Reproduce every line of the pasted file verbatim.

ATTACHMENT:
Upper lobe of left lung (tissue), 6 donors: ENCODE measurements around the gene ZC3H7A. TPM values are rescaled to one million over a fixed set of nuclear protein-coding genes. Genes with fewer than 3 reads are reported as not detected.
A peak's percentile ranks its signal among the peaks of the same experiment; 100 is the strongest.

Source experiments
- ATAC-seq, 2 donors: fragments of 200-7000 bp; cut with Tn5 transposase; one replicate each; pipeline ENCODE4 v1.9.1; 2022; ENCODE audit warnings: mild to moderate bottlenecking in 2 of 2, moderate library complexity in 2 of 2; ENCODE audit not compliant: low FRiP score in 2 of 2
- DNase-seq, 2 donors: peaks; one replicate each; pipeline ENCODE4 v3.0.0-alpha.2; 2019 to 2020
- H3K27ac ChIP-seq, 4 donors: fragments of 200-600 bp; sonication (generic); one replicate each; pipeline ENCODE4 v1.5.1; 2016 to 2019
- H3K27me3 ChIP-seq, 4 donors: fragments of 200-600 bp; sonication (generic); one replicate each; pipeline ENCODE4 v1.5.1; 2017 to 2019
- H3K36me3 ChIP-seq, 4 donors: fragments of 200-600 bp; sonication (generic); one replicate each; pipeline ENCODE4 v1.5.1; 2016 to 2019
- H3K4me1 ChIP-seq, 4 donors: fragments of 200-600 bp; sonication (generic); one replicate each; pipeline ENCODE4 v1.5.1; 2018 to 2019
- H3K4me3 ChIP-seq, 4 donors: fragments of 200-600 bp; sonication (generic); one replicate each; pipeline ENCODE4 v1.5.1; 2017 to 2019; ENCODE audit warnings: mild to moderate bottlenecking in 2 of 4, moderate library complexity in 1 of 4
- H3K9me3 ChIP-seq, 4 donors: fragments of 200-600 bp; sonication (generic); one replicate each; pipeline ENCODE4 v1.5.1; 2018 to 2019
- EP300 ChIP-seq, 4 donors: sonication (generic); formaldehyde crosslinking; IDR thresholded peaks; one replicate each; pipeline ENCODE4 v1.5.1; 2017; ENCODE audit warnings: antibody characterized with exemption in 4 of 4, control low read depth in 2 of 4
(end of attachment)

Upper lobe of left lung (tissue), 6 donors: ENCODE measurements around the gene ZC3H7A. TPM values are rescaled to one million over a fixed set of nuclear protein-coding genes. Genes with fewer than 3 reads are reported as not detected.
A peak's percentile ranks its signal among the peaks of the same experiment; 100 is the strongest.

Source experiments
- ATAC-seq, 2 donors: fragments of 200-7000 bp; cut with Tn5 transposase; one replicate each; pipeline ENCODE4 v1.9.1; 2022; ENCODE audit warnings: mild to moderate bottlenecking in 2 of 2, moderate library complexity in 2 of 2; ENCODE audit not compliant: low FRiP score in 2 of 2
- DNase-seq, 2 donors: peaks; one replicate each; pipeline ENCODE4 v3.0.0-alpha.2; 2019 to 2020
- H3K27ac ChIP-seq, 4 donors: fragments of 200-600 bp; sonication (generic); one replicate each; pipeline ENCODE4 v1.5.1; 2016 to 2019
- H3K27me3 ChIP-seq, 4 donors: fragments of 200-600 bp; sonication (generic); one replicate each; pipeline ENCODE4 v1.5.1; 2017 to 2019
- H3K36me3 ChIP-seq, 4 donors: fragments of 200-600 bp; sonication (generic); one replicate each; pipeline ENCODE4 v1.5.1; 2016 to 2019
- H3K4me1 ChIP-seq, 4 donors: fragments of 200-600 bp; sonication (generic); one replicate each; pipeline ENCODE4 v1.5.1; 2018 to 2019
- H3K4me3 ChIP-seq, 4 donors: fragments of 200-600 bp; sonication (generic); one replicate each; pipeline ENCODE4 v1.5.1; 2017 to 2019; ENCODE audit warnings: mild to moderate bottlenecking in 2 of 4, moderate library complexity in 1 of 4
- H3K9me3 ChIP-seq, 4 donors: fragments of 200-600 bp; sonication (generic); one replicate each; pipeline ENCODE4 v1.5.1; 2018 to 2019
- EP300 ChIP-seq, 4 donors: sonication (generic); formaldehyde crosslinking; IDR thresholded peaks; one replicate each; pipeline ENCODE4 v1.5.1; 2017; ENCODE audit warnings: antibody characterized with exemption in 4 of 4, control low read depth in 2 of 4